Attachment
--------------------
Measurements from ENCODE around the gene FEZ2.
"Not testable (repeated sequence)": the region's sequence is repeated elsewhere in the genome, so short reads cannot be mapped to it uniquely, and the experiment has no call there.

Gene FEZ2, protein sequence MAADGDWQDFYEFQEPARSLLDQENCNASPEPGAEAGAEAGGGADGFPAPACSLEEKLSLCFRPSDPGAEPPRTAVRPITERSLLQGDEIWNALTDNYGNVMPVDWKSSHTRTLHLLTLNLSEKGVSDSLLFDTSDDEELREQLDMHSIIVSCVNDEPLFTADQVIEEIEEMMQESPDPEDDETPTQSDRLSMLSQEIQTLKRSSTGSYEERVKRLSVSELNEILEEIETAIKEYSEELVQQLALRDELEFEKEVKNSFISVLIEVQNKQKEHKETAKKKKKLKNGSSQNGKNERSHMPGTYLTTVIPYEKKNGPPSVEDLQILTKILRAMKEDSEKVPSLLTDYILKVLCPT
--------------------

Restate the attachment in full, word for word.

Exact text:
Measurements from ENCODE around the gene FEZ2.
"Not testable (repeated sequence)": the region's sequence is repeated elsewhere in the genome, so short reads cannot be mapped to it uniquely, and the experiment has no call there.

Gene FEZ2, protein sequence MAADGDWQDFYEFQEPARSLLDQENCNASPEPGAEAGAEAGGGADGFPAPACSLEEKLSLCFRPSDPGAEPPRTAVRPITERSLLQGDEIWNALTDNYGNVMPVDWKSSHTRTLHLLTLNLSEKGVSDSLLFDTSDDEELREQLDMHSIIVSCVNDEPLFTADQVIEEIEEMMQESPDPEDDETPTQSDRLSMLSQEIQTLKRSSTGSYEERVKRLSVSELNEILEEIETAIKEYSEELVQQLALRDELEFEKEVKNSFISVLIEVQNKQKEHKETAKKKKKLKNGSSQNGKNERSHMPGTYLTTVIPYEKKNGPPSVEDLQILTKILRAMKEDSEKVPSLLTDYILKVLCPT